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Hindlow Quarry reveals land art

Published by , Assistant Editor
World Cement,

Eddy Dreadnought, a contemporary artist, has created a 75 m long piece of Land Art at Tarmac’s Hindlow Quarry, near Buxton.

An explanatory sign gives details as to the inspiration behind the artwork and can be viewed from the bridleway south of Hindlow Quarry. It overlooks the land ‘drawings’ that are visible in the dormant quarry bottom. The art was created by scraping the compressed and weathered quarry floor to reveal lighter limestone fragments underneath.

The shape of the giant drawing is derived from the pattern of the temporary rails that were used by stone pickers to wheel hand-wagons filled with fresh limestone from the quarry face. Such rails were used in the quarry until the 1950s.

Eddy Dreadnought said: “This was a really interesting project in which through art we have been able to capture the industrial heritage of this important quarrying area.”

Andy Flanagan, Manager at Tarmac’s Hindlow Quarry said: “There has been a great deal of local interest into this project and it is fantastic to have the signage in place explaining the history and background to the project. I would like to thank Eddy for his excellent work in reflecting the history of the quarry in such a visual way.”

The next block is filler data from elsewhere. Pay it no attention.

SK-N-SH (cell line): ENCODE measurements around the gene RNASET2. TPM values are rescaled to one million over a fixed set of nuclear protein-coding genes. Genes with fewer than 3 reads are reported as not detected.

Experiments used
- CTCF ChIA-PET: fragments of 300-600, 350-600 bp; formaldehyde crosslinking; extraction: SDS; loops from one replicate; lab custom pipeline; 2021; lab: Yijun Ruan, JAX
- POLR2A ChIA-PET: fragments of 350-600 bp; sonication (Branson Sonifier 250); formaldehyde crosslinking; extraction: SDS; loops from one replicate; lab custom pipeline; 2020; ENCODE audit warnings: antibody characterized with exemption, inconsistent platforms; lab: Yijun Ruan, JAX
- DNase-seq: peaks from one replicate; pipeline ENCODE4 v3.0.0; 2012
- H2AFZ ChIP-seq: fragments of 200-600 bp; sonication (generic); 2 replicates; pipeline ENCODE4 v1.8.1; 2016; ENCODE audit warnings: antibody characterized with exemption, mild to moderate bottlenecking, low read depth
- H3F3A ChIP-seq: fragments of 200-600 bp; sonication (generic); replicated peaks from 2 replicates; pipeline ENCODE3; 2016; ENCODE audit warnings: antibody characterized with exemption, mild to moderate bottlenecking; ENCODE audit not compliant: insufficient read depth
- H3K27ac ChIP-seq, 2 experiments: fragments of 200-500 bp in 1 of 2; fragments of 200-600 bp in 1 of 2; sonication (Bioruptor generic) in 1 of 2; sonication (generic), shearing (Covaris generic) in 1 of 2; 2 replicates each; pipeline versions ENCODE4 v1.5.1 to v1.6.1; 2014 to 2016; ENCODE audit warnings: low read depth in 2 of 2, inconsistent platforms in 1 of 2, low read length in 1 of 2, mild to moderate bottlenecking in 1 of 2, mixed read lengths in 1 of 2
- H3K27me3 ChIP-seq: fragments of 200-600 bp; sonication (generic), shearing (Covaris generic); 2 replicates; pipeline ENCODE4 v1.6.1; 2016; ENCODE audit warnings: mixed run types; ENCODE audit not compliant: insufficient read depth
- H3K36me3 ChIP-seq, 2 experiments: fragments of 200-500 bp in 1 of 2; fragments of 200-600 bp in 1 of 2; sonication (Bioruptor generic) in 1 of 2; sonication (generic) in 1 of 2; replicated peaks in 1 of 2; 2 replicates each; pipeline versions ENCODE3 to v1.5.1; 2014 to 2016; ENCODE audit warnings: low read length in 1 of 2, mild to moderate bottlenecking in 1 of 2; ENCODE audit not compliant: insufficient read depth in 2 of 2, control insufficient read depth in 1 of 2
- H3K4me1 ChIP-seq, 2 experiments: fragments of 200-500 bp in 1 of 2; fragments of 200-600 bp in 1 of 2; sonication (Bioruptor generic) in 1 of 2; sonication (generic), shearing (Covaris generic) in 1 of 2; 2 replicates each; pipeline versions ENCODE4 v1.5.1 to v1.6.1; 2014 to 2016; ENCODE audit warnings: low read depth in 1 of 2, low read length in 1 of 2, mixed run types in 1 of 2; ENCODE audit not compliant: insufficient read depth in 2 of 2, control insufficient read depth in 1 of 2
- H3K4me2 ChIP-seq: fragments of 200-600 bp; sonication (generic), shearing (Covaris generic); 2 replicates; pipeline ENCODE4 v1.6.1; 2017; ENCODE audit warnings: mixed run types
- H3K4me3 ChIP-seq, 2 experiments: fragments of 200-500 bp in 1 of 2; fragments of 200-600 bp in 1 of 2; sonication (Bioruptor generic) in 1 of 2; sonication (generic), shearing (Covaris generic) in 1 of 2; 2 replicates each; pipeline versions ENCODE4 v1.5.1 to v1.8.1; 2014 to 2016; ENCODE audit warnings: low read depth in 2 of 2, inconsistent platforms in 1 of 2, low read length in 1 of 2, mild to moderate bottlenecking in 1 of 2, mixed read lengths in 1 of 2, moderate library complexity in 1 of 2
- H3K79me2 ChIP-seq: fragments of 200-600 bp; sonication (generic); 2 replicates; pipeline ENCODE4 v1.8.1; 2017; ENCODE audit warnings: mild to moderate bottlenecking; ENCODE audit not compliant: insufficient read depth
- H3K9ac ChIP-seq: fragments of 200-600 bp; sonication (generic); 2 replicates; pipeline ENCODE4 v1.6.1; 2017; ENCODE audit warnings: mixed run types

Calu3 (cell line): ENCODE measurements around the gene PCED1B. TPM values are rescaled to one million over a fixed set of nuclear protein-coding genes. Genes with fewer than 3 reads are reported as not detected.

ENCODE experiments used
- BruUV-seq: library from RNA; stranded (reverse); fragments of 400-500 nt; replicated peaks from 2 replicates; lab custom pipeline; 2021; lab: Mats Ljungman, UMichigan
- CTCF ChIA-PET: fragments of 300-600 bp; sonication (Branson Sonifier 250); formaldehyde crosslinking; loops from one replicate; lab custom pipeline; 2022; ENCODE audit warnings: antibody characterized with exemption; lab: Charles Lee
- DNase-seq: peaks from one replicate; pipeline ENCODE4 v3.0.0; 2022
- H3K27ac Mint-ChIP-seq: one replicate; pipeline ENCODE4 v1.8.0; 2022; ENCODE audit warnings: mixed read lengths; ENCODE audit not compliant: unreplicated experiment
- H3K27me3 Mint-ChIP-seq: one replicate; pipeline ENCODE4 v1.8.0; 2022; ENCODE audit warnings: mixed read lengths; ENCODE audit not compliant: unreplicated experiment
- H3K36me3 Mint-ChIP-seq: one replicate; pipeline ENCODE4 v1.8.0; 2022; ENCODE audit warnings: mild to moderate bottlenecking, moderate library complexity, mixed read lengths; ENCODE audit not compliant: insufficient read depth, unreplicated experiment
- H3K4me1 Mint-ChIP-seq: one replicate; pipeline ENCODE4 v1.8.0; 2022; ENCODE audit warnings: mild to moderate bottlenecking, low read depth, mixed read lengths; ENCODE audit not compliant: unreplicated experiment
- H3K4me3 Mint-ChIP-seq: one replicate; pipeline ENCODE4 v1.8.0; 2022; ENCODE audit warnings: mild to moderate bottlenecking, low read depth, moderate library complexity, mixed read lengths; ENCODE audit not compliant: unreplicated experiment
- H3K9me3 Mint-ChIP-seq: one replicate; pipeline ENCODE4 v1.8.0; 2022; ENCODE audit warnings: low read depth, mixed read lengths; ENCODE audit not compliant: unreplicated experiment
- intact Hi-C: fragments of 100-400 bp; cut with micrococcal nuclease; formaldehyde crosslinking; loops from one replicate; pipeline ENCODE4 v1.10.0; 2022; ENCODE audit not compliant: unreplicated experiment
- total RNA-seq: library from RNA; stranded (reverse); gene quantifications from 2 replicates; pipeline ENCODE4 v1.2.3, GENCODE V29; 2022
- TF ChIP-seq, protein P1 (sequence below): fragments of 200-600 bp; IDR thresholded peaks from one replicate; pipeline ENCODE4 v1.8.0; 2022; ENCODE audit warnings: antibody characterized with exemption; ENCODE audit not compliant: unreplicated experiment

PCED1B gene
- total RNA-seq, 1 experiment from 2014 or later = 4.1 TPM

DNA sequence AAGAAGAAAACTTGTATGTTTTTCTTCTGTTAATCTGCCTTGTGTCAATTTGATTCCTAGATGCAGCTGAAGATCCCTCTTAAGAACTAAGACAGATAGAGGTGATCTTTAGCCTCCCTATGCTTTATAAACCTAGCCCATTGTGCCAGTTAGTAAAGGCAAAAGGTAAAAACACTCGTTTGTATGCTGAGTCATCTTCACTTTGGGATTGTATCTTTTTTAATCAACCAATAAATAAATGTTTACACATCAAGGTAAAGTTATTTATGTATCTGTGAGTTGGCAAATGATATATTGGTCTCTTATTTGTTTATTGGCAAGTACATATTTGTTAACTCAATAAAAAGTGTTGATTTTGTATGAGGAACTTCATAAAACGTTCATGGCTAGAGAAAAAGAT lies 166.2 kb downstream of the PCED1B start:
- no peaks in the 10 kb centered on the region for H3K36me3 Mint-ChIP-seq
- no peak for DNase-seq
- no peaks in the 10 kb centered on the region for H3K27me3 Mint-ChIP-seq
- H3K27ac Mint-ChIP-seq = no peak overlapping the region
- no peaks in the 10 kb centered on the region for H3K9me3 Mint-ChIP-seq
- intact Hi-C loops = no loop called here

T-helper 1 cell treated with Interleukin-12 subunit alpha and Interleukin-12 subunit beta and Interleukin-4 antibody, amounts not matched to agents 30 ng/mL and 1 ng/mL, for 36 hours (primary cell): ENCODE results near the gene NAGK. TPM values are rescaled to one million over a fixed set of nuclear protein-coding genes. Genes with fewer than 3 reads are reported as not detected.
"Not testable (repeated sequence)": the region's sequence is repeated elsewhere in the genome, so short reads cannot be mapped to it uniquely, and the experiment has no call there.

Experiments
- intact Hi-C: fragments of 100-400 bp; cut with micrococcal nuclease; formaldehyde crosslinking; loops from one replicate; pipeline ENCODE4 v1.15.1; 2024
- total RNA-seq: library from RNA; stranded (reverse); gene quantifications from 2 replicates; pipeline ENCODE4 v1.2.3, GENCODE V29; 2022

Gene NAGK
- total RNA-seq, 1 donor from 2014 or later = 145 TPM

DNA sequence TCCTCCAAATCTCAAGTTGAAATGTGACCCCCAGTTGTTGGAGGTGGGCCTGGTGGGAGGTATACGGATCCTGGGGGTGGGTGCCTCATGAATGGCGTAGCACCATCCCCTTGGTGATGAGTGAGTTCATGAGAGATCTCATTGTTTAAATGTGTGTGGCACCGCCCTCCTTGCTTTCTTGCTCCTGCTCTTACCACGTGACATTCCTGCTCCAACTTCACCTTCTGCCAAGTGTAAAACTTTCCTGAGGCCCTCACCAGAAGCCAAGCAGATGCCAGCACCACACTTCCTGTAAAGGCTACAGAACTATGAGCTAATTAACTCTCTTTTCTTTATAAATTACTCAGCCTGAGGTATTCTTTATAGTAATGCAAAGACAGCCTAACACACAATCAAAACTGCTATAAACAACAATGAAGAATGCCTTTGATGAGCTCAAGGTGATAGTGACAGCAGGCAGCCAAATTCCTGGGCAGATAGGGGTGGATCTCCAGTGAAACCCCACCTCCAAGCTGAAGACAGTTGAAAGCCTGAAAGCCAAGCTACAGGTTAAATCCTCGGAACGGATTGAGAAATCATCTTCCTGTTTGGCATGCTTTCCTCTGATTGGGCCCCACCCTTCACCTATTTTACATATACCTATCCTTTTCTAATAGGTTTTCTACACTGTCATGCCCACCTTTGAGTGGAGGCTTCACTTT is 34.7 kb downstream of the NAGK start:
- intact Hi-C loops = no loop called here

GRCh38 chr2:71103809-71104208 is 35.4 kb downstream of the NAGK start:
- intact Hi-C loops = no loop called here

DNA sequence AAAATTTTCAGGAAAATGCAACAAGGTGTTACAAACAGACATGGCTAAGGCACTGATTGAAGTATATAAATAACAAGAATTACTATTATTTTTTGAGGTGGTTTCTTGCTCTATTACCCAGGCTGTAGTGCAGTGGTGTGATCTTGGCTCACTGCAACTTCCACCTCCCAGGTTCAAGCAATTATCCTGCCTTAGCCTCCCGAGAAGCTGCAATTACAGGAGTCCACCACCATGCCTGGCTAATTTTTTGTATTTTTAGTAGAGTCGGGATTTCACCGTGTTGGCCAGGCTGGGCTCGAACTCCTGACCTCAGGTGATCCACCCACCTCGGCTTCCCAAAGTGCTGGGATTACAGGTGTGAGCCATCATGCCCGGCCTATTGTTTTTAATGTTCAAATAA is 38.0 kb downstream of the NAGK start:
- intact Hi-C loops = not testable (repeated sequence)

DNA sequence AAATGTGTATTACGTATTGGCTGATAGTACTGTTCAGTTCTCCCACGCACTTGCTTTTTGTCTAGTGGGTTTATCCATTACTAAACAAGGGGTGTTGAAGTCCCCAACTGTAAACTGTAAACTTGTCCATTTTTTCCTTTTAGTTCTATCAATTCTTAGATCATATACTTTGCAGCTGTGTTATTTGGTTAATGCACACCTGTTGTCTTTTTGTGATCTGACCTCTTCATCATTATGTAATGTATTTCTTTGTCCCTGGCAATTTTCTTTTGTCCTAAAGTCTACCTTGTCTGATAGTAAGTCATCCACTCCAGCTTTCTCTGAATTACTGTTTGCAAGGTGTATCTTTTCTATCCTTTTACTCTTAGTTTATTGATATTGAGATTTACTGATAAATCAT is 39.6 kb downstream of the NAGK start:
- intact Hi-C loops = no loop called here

Eddy Dreadnought took his inspiration from Graham Sutherland, who in 1943 was sent to Hindlow Quarry, then owned by ICI, to document its war effort. The drawings that Sutherland made are mainly in the Imperial War Museum, with some in Newcastle, the British Council Collection and Sheffield.In summer 2014, Eddy Dreadnought became Artist in Residence at Tarmac’s nearby Tunstead quarry, the largest European limestone quarry, but also worked extensively at Hindlow.

During this time, he produced nine ‘calcified’ drawings of Tunstead using mixed media, but all containing chalk paint and some milk of lime. More recently, Eddy has completed a DVD called ‘Hindlow’ which features footage of Sutherland at work and footage of Eddy’s work on creating the land art. He also made a second film ‘Tunstead’, which is a documentary of the modern quarry.

Adapted from press release by

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